Horea's Blog

SF IoT Meetup

Jun 29, 2017 | 3 minutes read

Last week, I went to a couple meet ups one of which being the SF IoT Meetup. The Meetup was hosted at APROE, a design and engineering firm. The venue was filled with machines and had an interesting electronics lab, which proved to be useful later when soldering was necessary for the Raspberry Pi kit.

The Meetup was a hands-on workshop hosted by Taku Tamagawa, the head of Operations at Soracom. As I got settled in, Taku explained the basic flow of the workshop: a Raspberry Pi connected with the Soracom SIM to communicate between the Pi and the Cloud.

Mountain View

After creating an account to manage my devices, we got to the fun part… connecting the devices! The Raspberry Pi was connected to the Wifi network at APROE, and since we already had the IP Address of the Pi, it was very simple to SSH into the device.

Next, we established 3G(cellular) connection via a USB Dongle and the Soracom SIM we registered. To do this, we first had to install a network manager on the Pi via this command:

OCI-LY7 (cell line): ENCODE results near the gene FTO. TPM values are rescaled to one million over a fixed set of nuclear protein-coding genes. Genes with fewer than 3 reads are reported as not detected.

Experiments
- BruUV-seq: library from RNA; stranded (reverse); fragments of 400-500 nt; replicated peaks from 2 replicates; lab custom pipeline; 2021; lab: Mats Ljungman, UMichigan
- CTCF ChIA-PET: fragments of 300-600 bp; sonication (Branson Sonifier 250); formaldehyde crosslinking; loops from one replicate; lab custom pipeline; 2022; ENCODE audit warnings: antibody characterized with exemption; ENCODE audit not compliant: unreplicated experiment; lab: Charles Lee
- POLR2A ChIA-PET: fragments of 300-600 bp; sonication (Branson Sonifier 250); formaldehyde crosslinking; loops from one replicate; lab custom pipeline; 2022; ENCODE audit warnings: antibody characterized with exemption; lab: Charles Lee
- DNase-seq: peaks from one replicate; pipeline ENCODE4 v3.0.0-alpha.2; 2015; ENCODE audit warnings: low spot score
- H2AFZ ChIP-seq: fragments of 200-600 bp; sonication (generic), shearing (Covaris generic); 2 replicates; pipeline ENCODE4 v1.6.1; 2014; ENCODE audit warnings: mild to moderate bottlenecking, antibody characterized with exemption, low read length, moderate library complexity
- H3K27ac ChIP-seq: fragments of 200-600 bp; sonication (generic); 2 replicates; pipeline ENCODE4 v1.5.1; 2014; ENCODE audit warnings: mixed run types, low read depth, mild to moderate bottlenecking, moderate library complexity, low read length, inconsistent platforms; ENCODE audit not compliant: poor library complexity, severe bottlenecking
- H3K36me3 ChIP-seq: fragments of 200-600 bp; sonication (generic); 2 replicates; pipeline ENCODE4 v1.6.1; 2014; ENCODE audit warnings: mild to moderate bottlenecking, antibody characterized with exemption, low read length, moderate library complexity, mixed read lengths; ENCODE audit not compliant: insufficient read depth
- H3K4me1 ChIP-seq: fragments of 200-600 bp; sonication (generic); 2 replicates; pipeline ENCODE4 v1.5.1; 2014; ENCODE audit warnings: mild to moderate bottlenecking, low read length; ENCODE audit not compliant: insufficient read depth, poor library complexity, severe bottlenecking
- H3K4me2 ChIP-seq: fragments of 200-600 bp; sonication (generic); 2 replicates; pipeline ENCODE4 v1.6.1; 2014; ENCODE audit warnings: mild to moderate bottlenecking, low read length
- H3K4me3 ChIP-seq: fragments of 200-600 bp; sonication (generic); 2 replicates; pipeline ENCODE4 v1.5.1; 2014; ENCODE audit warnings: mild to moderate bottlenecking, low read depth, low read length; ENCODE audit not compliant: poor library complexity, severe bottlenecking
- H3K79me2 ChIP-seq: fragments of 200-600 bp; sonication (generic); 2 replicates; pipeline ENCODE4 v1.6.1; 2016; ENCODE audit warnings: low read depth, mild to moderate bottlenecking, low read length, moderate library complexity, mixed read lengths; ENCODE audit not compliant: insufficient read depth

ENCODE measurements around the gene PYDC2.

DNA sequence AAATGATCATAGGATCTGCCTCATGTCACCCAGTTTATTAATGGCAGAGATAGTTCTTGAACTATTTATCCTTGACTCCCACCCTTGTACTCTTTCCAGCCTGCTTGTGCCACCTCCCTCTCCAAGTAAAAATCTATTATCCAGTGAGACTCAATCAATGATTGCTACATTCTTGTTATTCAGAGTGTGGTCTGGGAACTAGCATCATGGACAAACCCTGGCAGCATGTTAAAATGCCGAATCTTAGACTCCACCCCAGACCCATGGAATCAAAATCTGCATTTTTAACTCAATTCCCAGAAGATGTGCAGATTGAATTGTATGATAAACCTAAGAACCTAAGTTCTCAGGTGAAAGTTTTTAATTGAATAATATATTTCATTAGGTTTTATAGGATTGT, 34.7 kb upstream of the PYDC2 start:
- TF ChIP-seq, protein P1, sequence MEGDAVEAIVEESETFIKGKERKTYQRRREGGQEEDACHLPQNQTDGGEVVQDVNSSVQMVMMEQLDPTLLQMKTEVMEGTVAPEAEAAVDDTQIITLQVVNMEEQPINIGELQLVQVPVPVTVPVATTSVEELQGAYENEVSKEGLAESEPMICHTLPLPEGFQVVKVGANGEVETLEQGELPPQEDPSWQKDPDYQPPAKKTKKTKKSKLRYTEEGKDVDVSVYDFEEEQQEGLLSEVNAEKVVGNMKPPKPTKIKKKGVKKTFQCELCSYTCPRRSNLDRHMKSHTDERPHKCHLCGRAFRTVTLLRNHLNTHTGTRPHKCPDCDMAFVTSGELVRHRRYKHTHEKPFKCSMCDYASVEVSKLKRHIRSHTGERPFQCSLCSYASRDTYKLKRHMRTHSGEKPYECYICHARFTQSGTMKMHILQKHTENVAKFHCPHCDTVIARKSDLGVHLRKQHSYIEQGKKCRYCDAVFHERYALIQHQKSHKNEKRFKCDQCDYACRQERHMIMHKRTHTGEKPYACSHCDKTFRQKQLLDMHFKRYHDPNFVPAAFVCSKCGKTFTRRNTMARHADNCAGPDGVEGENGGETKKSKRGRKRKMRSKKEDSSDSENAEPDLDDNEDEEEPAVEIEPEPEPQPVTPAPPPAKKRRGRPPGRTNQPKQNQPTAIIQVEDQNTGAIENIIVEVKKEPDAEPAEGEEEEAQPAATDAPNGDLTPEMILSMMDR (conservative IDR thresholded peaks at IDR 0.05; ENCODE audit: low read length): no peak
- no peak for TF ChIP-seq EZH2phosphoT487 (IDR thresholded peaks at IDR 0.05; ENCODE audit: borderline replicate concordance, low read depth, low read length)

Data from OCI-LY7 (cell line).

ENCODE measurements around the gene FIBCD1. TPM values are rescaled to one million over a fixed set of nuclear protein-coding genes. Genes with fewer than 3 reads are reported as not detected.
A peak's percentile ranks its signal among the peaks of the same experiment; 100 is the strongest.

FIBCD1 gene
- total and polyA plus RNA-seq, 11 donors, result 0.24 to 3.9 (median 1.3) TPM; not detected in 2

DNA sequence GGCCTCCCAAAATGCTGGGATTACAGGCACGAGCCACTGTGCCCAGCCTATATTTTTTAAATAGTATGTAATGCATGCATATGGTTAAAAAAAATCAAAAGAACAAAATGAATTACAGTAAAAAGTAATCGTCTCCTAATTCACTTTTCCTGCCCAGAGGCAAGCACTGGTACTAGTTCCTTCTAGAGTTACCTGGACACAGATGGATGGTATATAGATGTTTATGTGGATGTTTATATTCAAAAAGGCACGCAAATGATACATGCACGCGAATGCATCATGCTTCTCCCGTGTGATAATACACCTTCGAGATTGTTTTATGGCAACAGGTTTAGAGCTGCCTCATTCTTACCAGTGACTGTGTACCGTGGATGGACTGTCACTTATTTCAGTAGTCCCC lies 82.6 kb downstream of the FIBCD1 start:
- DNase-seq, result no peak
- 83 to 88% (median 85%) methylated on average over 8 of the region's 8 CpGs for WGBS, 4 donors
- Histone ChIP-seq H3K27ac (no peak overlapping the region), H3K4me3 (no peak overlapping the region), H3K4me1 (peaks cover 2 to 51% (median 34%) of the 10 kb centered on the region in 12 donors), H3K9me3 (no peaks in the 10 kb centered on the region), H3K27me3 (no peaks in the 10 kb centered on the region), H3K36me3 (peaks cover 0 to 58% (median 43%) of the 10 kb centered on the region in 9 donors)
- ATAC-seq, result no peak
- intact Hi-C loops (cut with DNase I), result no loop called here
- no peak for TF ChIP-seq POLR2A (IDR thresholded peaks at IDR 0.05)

sudo apt-get update && sudo apt-get install network-manager


We created the connection by using nmcli, a command line tool for controlling NetworkManager. Our command specified that we want a gsm (global system mobile communication) connection with apn (access point) soracom.io. The full command is below:

sudo nmcli con add type gsm ifname "*" con-name soracom apn soracom.io user sora password sora


Next, we got to experience true IoT with the visualization of real-time data on terminal. This was super exciting, and really attracts me to IoT. To connect the sensor to the Pi, we connected the pins from the sensor to the Pi in a specific order. The wiring looked like this:

Mountain View

To test if the sensor is working, we downloaded a Python script. The script measured the distance from the sensor to the nearest object by sending a pulse to the “Trig” pin. This pin then triggers the “Echo” pin to become high (which starts the measuring). The measuring stops when “Echo” pin becomes low. When we ran the script, you could test the sensor easily by putting an object, (like a card) in front of it and seeing the distance shrink. Check it out!

Overall, the Meetup was really great because you could go at your own pace and ask for help if you were stuck. I think this is a much better way to learn than simply hearing someone speak for a couple of hours. If you get a chance to go to a hands-on workshop like this, I highly recommend it.

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